Dipping Enrollment Leads To Suspensions Of Education Preparation Programs

Some universities have suspended new enrollment into their education departments. 

Thursday, January 6th 2022, 5:59 pm


Some universities have suspended new enrollment into their education departments. 

Administrators at Oklahoma City University said they started to see a decline in interest in their teacher preparatory programs beginning about 10 years ago. 

This trend is reflected in universities around the state. 

There’s only three students left to graduate as new teachers from Oklahoma City University’s elementary education and early childhood development programs. The decision to end the programs happened in spring 2020.

“When numbers dwindle to the point where its no longer sustainable, and its difficult to bring adjuncts on, then it doesn’t make sense to continue a program like this,” said Heather Sparks, Oklahoma City University director of teacher education and education chair. 

She said passionate education students will enter the field no matter what, but what happens as their career progresses is yet to be seen. 

Southeastern Oklahoma State University suspended their undergraduate special education program this fall. They are currently in talks to determine if and when the program may restart.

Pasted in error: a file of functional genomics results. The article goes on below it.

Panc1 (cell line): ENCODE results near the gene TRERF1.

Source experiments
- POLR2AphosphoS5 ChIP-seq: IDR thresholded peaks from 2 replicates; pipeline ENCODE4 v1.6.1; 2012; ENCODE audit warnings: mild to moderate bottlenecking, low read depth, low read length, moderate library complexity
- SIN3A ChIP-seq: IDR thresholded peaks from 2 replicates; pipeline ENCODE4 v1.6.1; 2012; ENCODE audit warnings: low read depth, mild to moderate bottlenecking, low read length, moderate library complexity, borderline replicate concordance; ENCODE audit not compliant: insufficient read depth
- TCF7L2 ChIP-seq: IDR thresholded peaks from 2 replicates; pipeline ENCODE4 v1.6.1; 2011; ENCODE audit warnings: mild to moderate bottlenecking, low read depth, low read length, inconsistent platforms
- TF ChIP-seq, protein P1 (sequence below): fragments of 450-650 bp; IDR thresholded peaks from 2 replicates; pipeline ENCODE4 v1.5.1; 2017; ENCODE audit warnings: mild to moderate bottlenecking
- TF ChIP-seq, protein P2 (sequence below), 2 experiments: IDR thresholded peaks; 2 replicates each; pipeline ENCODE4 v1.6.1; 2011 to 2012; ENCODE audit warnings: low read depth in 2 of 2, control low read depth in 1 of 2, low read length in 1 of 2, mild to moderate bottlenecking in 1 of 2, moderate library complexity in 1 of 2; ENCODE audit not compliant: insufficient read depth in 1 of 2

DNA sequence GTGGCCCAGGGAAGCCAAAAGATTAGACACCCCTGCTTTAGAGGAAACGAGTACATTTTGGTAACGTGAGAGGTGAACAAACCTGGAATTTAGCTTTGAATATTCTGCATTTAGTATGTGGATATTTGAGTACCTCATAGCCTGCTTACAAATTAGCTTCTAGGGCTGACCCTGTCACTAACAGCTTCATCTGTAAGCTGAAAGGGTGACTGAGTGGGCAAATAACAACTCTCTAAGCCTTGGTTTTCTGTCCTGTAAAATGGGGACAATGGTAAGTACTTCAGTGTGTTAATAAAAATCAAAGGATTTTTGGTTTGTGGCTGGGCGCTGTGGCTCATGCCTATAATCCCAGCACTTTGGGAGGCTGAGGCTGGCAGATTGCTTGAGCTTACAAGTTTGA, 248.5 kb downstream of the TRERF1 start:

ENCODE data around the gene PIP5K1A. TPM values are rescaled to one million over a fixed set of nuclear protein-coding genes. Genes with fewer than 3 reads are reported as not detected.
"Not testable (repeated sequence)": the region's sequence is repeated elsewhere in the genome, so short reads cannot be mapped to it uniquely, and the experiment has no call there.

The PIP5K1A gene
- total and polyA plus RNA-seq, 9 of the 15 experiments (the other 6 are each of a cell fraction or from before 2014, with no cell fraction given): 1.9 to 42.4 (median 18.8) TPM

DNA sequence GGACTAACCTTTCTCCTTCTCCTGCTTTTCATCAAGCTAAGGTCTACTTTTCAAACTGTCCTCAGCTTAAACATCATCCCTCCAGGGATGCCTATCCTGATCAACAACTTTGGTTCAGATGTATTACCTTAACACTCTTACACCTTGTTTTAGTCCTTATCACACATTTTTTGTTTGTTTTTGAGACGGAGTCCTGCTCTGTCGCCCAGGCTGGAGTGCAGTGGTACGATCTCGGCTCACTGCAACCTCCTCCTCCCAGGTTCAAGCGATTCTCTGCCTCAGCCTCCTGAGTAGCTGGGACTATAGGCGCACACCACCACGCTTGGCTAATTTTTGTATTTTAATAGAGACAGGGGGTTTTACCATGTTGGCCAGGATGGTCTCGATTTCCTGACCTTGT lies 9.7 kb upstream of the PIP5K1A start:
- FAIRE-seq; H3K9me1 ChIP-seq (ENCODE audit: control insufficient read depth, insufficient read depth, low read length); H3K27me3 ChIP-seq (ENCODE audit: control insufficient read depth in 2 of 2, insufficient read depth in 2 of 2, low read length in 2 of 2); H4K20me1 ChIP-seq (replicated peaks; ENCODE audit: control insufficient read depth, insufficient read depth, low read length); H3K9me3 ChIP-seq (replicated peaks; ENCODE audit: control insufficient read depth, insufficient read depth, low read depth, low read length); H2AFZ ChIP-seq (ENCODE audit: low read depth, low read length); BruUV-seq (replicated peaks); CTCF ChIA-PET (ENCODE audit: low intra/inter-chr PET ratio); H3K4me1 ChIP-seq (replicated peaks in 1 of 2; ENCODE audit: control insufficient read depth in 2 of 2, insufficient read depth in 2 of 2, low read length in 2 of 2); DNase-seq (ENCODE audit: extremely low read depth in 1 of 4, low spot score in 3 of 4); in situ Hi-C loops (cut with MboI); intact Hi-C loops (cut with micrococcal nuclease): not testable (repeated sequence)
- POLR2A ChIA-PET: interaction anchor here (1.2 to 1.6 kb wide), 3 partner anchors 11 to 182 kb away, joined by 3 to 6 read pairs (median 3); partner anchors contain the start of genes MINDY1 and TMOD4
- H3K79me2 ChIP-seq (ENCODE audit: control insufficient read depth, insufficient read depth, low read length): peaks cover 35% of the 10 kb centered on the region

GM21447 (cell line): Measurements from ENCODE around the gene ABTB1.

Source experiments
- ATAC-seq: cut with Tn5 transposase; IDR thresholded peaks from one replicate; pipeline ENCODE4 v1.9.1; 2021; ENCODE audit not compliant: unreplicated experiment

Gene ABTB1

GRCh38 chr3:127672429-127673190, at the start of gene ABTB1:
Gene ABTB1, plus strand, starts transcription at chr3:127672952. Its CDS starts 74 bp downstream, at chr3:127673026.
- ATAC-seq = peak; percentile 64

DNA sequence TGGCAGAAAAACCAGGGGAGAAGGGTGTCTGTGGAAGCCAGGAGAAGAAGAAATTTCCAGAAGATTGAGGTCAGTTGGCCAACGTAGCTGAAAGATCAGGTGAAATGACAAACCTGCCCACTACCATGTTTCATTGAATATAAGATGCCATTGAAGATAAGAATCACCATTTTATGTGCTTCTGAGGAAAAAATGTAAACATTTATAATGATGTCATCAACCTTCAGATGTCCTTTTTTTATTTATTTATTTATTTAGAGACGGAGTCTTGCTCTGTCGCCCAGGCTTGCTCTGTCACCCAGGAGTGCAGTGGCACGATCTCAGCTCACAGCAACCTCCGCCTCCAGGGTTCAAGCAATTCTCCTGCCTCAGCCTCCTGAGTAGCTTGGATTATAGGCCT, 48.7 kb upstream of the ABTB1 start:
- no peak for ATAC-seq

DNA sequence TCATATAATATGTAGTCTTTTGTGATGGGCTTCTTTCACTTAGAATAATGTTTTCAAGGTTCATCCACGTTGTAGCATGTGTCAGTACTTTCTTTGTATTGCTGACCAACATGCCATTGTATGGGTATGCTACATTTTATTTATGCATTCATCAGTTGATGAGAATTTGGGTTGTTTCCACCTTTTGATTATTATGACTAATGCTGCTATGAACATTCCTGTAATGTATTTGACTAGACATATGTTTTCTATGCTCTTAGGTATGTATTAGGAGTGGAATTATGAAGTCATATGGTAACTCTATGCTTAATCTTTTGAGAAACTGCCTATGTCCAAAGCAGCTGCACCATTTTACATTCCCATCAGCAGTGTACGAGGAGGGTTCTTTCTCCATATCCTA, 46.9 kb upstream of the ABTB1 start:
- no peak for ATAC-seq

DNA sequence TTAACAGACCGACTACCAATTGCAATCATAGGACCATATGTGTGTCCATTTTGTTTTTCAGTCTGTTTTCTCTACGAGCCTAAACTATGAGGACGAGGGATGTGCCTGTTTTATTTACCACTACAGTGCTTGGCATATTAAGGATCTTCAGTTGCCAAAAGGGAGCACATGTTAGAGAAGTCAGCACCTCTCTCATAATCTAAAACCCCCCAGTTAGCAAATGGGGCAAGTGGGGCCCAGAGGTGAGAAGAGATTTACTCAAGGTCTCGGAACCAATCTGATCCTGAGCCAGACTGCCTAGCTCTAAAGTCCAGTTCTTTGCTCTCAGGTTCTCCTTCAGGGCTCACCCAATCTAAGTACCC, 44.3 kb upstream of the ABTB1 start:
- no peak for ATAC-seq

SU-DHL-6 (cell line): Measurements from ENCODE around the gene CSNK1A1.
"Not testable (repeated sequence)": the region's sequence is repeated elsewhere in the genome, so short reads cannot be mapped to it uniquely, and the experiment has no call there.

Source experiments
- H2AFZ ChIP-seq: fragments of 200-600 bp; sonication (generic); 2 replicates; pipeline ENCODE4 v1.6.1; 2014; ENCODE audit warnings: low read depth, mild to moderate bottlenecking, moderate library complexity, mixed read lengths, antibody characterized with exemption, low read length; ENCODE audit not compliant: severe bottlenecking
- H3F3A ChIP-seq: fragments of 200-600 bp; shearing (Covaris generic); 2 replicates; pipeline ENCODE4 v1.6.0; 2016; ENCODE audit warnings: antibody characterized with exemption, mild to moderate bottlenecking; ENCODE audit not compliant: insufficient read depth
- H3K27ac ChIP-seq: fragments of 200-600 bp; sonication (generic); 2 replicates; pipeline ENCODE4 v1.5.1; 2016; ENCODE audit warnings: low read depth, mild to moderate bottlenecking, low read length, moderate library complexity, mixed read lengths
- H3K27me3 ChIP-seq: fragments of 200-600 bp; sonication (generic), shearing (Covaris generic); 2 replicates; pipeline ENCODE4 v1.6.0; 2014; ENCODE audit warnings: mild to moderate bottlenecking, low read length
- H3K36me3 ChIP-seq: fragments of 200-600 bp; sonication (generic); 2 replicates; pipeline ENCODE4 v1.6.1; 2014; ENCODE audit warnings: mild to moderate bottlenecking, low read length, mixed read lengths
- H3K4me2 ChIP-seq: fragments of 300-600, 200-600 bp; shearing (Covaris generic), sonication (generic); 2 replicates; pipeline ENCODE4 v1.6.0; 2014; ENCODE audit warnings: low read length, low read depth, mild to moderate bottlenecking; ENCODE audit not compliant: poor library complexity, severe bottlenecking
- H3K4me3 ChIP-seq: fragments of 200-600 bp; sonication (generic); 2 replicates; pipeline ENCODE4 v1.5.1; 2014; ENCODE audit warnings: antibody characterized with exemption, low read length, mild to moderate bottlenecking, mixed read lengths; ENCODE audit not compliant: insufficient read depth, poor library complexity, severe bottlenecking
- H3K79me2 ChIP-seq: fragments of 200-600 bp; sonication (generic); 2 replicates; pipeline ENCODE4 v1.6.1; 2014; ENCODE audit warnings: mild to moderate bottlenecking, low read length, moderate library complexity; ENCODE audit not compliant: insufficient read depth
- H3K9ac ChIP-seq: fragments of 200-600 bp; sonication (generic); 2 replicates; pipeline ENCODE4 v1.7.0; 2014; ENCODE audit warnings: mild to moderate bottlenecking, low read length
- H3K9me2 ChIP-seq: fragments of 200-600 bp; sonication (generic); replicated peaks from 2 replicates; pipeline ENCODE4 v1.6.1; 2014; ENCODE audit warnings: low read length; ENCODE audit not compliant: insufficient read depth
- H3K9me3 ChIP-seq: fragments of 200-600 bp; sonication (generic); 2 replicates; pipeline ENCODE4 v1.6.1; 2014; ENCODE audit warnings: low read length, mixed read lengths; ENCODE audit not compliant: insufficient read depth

In a statement, University of Central Oklahoma administrators said they do not have plans to cut teacher preparatory programs at the university at this time. 

"However, we have experienced a decline (about 20%) in enrollment trends in these programs in the past five years. We have declined about 30% in the past 10 years. These trends are similar to many other Oklahoma universities and reflect national trends in many states. While we have been able to sustain all of our teacher preparation programs to date, we have had to eliminate some class sections, offer some classes less frequently, and reduce faculty positions in response to shrinking resources," the statement said.

OCU administrators said they would restart the program if enrollment increased. 

Sparks said some financial incentives could help change this trend. 

“We’re hoping truly that the legislature makes some decisions to offer some better incentives so that students want to enter the profession and stay in it,” said Sparks. 

Sparks said low salaries for teachers is one of the main determents for students considering becoming a teacher.

She said some of the other things that the legislature could propose during this upcoming session are stipends to help pay for some of the costs of a teacher getting their credentials. 


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